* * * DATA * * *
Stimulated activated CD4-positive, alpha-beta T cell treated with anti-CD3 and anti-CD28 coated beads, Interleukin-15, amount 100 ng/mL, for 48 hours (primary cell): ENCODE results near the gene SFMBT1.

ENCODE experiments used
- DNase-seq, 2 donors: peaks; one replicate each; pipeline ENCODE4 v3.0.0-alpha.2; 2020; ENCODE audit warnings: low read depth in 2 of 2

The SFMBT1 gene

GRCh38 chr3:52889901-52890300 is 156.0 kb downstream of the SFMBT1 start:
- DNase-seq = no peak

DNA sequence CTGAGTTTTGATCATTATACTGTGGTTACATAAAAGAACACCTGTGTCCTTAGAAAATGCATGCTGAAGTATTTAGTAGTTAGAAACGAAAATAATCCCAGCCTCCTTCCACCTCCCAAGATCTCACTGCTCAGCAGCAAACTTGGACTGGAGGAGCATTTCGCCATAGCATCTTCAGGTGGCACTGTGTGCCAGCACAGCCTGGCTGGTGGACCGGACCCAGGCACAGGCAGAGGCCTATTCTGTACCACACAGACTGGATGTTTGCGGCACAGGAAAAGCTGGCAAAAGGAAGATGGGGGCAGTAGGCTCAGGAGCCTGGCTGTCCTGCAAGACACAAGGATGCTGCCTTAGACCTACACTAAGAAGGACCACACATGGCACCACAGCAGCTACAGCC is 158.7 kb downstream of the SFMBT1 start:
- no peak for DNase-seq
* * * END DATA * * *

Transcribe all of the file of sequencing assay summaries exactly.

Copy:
Stimulated activated CD4-positive, alpha-beta T cell treated with anti-CD3 and anti-CD28 coated beads, Interleukin-15, amount 100 ng/mL, for 48 hours (primary cell): ENCODE results near the gene SFMBT1.

ENCODE experiments used
- DNase-seq, 2 donors: peaks; one replicate each; pipeline ENCODE4 v3.0.0-alpha.2; 2020; ENCODE audit warnings: low read depth in 2 of 2

The SFMBT1 gene

GRCh38 chr3:52889901-52890300 is 156.0 kb downstream of the SFMBT1 start:
- DNase-seq = no peak

DNA sequence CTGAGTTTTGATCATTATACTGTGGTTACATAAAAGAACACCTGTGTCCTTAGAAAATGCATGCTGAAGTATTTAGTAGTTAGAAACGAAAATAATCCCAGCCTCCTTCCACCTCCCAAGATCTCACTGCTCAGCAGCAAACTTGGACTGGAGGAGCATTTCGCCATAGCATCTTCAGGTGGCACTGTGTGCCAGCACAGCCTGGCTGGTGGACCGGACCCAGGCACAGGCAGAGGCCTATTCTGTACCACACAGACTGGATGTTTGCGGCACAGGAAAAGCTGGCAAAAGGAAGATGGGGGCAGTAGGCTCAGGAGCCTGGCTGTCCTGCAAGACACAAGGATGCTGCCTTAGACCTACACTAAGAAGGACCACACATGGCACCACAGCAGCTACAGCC is 158.7 kb downstream of the SFMBT1 start:
- no peak for DNase-seq